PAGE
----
And if ACA repeal passes, so be it.  There will be another election soon.  Just quit screwing around and stop creating more instability in the markets you pretend to be so in love with.

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No Harm, No Foul

Kelly Anne Conway and Donald Trump Jr have both used the “no harm, no foul” excuse in relation to the recently disclosed meeting between Jr, Jared Kushner and Paul Manafort with a Russian attorney.  Because the Russian attorney failed to deliver derogatory information about Hillary Clinton, as Trump apparently had expected, they say “nothing to see here, move along”.  No harm, no foul.

I’m not sure that applies to politics.  It’s a term that came from basketball.  While politics bears a strong resemblance to many contact sports (think mud-wrestling, MMA, etc.), it is not a sport.  It is how we manage our country.  Think about a potential bribe that is not delivered because the FBI intervenes.  Does the case get thrown out because the action the bribe was meant to bring didn’t happen? No harm?  Or someone trying to buy explosives to bring down a building but is prevented by good police work.  No foul?

This meeting is not evidence of illegal activity but it continues to show the judgments of the Trump campaign that anything goes, that business as usual means running up against the fringes of legal and ethical behavior, that there is no difference between campaigns dealing with foreign governments vs friends in American operations.  It is also deeply disturbing that the campaign thinks that just because there was no useful, negative information about Clinton that it was ok to meet with a foreign representative and explore the possibility.

Most disturbing is the operating mindset of the Trump campaign that led so seamlessly to a casual meeting with representatives of the Russian oligarchy by members of the US oligarchy with no thought about the national issues involved.  This seems to be the greatest betrayal of Trump’s voters yet.  More to come on this subject.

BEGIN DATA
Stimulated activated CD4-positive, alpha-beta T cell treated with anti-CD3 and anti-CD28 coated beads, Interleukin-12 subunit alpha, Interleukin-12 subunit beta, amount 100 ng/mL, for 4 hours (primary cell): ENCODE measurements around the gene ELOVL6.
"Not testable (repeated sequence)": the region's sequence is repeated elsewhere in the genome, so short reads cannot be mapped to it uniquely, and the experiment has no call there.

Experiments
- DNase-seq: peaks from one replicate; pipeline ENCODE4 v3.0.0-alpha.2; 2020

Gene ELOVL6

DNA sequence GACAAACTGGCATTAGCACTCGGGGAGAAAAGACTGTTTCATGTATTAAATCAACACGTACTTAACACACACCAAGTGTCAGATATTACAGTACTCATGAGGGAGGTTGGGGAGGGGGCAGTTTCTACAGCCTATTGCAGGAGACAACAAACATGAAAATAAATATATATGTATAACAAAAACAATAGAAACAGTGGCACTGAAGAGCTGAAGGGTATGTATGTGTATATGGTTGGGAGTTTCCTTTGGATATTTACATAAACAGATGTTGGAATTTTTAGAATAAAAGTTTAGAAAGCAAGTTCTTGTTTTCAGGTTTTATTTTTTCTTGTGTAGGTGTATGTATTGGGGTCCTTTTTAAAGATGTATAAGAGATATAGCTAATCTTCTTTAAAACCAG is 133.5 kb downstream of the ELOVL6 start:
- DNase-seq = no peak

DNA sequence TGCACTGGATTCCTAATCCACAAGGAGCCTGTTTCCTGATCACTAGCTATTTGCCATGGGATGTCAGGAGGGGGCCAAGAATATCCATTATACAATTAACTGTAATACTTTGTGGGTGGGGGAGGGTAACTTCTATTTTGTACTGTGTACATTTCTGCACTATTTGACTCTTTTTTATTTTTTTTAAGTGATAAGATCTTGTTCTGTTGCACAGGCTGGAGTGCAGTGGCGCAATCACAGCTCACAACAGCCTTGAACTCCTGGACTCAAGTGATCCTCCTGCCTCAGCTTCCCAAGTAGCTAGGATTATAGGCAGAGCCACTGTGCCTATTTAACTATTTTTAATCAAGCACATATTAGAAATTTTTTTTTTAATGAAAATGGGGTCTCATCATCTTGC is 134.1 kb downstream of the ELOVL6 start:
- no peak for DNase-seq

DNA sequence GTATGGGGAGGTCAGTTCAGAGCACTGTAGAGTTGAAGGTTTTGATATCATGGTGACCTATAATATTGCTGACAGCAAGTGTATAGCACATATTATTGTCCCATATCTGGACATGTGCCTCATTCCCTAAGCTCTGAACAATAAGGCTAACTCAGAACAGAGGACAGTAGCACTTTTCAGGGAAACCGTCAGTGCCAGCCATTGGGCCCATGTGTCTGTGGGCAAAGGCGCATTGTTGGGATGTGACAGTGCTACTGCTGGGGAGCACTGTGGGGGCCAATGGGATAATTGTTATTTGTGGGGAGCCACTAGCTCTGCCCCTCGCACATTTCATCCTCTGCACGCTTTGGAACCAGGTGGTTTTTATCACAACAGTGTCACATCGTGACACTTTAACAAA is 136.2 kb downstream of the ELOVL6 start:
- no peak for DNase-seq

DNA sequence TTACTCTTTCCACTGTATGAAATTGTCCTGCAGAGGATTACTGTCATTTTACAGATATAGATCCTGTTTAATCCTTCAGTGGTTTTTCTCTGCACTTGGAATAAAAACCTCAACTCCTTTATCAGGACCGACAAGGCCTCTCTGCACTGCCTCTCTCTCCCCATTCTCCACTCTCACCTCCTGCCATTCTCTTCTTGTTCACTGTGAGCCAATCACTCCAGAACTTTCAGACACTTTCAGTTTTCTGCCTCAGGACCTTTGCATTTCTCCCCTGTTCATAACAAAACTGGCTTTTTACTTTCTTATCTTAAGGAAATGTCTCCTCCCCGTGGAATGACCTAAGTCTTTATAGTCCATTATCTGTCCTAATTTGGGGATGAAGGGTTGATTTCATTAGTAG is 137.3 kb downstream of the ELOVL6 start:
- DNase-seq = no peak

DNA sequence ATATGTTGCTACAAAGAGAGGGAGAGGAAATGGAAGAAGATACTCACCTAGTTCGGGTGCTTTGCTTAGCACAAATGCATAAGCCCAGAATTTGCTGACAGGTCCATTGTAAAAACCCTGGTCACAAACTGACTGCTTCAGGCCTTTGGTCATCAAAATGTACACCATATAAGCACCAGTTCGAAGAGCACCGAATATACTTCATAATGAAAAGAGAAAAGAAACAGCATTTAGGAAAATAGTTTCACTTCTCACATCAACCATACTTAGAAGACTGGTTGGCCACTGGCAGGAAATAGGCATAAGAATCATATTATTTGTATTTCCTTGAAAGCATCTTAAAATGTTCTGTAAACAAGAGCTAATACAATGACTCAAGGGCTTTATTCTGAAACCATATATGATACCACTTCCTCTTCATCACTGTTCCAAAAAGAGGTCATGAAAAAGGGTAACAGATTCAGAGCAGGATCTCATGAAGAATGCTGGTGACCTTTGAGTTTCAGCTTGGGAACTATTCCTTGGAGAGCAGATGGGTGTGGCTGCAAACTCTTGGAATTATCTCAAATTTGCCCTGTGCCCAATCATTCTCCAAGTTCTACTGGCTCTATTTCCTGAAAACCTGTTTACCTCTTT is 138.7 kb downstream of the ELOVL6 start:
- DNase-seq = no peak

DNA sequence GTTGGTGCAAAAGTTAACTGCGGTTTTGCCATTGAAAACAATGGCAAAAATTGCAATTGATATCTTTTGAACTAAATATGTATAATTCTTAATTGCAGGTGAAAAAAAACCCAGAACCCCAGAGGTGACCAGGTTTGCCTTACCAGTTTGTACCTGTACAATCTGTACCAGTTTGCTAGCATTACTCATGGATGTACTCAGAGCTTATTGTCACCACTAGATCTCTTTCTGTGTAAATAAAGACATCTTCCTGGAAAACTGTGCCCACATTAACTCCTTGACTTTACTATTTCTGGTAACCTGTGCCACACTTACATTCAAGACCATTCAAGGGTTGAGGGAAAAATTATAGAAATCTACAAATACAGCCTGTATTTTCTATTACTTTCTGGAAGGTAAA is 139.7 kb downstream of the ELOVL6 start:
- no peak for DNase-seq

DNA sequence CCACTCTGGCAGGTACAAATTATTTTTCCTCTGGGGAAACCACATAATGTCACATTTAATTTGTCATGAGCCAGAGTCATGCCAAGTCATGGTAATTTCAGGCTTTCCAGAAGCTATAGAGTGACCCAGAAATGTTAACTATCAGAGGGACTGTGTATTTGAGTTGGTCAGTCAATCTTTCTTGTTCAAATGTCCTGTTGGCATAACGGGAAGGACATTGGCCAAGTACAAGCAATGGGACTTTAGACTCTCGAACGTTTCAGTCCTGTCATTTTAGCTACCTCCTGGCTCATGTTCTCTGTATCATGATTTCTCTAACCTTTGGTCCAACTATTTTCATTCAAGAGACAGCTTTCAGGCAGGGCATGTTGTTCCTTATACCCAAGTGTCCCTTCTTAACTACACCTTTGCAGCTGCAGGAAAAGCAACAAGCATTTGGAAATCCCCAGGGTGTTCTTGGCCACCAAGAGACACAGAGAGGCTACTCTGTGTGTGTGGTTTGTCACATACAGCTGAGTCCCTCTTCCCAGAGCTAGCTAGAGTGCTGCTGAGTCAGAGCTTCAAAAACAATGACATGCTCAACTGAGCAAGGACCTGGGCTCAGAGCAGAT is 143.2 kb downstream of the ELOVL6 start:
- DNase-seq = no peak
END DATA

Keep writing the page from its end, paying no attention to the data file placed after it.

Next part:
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So Happy to Have a Strong, Thoughtful and Effective POTUS – a Fantasy

Looking back to the Obama years, I have to say they were boring.  Yes, Republican obstruction provided some excitement from time to time.  Remember when they were ready to shut down the government?  That was a hoot!  But generally the No-drama-Obama years were more dulls than lulz.

No more!  It began with the president’s promise to unify the nation in his inaugural address.  You remember.  It was the one delivered to the largest crowd in history in a torrential downpour that ended only when the president stepped to the microphone and the sun came out.  Since then it has been one exciting breakthrough after another.  No obstacle stands in the way of bringing the US into the world envisioned by the new president.


I was very impressed when he told the nation that our healthcare system is broken.  Taking a lead from his unification theme, he added that it is broken in spite of Obamacare and not because of it.  Being a businessman and not a politician enabled him to see that the problem is not the cost of insurance but the cost of the whole system, how the parts of the system interact and weird incentives.  His promise to set up a task force to come up with alternatives for an entirely new system was as exciting as it was shocking.  No options were off the table.  Obamacare tried to use the system as it is with largely employer based plans managed through private insurance and supplemented by the public programs of Medicare and Medicaid.  It was probably the best that could be done in that system if we as a country wanted to make sure decent healthcare was available to all.  But it was fragile.